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    There was a bloodbath in the bathtub. Red slasher-film splatters against the white porcelain, flecks of fur and guts clogging the drain. A gallon-sized plastic freezer bag on the floor contained frozen rabbit heads. Cassandra Michele’s roommates stared in horror from the doorway of the apartment’s only bathroom as she attempted to remove skulls from flesh. “There’s so much more blood in them than you think there would be for just a head,” Michele says. “The bottom of the tub was just totally full.”

    The one skull that didn’t break now hangs inside Bean coffee shop on Goss Avenue. Its gold-painted jaws hang open, seemingly in fury, with the bones of its siblings splayed on either side. A deer skull — sleek and long — nestles in lush white faux fur, a crown of pearls and vintage chains adorning its forehead. In matching filigree frames, a triptych of skulls and gold-leaf-encrusted wood lies on a bed of dried flowers. More is more for Michele, who calls herself a maximalist. Layers upon layers of teeth, dehydrated roses, fur, wood and jewels create works inspired by “bone churches” she visited in the Czech Republic. “Busy is good,” she says.

    The 31-year-old has been creating this artwork since she started collecting skulls and sun-bleached bones during a hiking trip out west in 2013. She found piles of whole skeletons where wolves brought their kills. Sometimes people gift her bones. Her aunt, for instance, gave her the rabbit heads, which she bought from somebody who bred rabbits for food.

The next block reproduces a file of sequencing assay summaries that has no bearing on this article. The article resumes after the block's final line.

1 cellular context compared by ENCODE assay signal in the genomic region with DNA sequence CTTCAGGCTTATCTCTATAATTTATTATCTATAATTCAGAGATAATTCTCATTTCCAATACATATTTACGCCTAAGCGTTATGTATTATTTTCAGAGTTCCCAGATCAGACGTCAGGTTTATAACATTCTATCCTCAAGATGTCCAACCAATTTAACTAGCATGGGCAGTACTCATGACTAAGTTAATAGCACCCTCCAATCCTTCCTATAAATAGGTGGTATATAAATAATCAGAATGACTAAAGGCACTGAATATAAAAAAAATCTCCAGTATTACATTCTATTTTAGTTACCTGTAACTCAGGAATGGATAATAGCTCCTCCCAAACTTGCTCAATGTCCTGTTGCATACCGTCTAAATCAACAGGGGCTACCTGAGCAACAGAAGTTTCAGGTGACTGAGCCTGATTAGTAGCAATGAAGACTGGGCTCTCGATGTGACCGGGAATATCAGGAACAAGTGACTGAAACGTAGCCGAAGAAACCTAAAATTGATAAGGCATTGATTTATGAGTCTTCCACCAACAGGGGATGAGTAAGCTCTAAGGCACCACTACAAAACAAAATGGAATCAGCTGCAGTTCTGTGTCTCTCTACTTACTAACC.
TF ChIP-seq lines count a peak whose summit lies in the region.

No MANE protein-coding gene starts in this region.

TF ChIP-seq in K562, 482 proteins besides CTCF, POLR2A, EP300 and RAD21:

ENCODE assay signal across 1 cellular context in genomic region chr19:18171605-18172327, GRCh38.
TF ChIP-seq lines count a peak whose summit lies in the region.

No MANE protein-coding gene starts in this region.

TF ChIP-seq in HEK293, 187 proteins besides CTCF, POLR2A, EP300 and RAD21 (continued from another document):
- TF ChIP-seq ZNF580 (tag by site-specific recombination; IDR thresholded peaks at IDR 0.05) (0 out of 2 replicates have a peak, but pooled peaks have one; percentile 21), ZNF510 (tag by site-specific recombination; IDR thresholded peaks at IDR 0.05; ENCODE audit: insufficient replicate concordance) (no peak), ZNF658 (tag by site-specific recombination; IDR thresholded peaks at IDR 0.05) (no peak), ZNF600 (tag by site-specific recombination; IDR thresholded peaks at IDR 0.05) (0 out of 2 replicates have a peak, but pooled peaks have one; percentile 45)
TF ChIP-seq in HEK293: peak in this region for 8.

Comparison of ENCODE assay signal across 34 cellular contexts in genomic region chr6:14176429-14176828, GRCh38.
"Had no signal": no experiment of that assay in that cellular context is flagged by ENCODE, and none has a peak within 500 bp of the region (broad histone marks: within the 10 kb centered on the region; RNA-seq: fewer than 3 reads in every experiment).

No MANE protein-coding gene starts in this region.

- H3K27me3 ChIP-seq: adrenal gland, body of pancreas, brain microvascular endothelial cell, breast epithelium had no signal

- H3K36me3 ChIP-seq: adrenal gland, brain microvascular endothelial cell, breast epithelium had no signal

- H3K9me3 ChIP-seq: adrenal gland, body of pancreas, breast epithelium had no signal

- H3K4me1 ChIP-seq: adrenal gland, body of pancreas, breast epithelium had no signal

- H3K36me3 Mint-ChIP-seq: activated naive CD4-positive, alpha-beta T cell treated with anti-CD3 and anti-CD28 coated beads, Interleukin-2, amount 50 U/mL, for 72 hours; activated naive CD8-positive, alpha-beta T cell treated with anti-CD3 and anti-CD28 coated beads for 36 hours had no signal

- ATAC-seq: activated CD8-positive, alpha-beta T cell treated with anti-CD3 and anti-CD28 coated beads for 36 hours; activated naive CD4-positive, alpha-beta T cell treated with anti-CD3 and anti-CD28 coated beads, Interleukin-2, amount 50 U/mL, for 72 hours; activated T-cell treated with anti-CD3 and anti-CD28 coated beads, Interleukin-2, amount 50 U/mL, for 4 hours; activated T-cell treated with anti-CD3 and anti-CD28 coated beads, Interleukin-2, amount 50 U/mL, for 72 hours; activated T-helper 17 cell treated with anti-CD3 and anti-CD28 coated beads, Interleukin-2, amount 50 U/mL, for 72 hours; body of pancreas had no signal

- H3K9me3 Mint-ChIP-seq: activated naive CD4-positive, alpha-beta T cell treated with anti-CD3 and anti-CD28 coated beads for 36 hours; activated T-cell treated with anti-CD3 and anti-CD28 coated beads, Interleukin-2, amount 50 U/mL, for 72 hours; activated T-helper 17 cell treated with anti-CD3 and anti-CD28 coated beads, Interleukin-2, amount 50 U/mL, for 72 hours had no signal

Michele keeps materials throughout her Old Louisville apartment — boxes under the sofa, drawers of dried flowers, beads and jewels. An elk skull with a three-foot expanse between its horns sits against a wall in her living room. “I don’t know what they’re going to look like when I’m done with them,” Michele says. “I have an idea, but they’re always kind of evolving. In a way, they’re kind of never actually done until somebody takes them away from me.”

    You can follow Michele on Instagram at @_meshandlace_.

    This originally appeared in the October 2018 issue of Louisville Magazine as the Meet bit. To subscribe to Louisville Magazineclick here. To find us on newsstands, click here.

    Photos: Cassandra Michele // Instagram

    Jennifer Kiefer's picture

    About Jennifer Kiefer

    Germantown transplant. Louisville native.

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